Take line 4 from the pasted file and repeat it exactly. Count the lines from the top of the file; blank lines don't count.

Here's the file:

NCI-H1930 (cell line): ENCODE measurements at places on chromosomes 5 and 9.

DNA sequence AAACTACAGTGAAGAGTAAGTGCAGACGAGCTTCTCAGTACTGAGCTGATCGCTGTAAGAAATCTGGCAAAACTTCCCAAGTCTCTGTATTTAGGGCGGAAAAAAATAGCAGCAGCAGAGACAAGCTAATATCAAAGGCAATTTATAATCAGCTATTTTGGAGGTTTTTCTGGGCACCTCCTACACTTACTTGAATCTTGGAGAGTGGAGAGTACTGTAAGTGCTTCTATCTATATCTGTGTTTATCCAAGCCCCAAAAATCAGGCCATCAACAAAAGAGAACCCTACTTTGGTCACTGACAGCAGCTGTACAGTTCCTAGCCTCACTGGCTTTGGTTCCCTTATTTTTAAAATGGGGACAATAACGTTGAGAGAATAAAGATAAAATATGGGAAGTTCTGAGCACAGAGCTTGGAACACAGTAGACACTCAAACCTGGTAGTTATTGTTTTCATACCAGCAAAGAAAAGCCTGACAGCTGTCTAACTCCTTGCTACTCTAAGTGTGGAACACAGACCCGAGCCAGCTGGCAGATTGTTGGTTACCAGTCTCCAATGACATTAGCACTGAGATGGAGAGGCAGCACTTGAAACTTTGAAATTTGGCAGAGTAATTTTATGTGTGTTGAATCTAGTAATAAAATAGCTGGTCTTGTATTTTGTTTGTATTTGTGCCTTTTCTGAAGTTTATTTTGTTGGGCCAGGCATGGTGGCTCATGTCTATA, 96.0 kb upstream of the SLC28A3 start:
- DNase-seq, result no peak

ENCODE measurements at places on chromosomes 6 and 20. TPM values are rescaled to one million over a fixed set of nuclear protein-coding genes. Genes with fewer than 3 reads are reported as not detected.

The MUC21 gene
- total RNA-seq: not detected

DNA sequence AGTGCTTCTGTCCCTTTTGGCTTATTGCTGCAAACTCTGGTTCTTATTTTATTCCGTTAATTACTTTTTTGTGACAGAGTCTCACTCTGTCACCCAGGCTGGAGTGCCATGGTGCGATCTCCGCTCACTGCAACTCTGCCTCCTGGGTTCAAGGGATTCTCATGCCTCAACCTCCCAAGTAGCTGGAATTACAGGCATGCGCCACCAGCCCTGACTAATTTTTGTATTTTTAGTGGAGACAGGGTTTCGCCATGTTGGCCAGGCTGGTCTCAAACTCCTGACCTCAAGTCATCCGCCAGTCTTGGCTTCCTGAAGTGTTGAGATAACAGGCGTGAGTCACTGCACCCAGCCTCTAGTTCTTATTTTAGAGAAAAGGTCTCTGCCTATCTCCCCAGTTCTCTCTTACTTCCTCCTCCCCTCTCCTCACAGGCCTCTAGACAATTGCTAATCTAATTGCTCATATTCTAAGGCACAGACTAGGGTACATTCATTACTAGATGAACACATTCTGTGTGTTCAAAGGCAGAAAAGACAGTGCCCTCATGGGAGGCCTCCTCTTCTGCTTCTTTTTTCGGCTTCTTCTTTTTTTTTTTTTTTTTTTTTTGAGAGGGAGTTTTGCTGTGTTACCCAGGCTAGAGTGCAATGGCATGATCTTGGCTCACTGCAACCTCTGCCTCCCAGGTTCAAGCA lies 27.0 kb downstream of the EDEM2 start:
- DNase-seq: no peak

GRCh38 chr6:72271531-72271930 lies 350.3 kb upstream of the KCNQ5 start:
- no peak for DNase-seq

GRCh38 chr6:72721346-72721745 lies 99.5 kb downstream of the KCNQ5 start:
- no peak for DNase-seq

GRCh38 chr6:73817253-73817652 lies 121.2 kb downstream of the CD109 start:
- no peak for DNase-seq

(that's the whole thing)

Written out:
ENCODE measurements at places on chromosomes 6 and 20. TPM values are rescaled to one million over a fixed set of nuclear protein-coding genes. Genes with fewer than 3 reads are reported as not detected.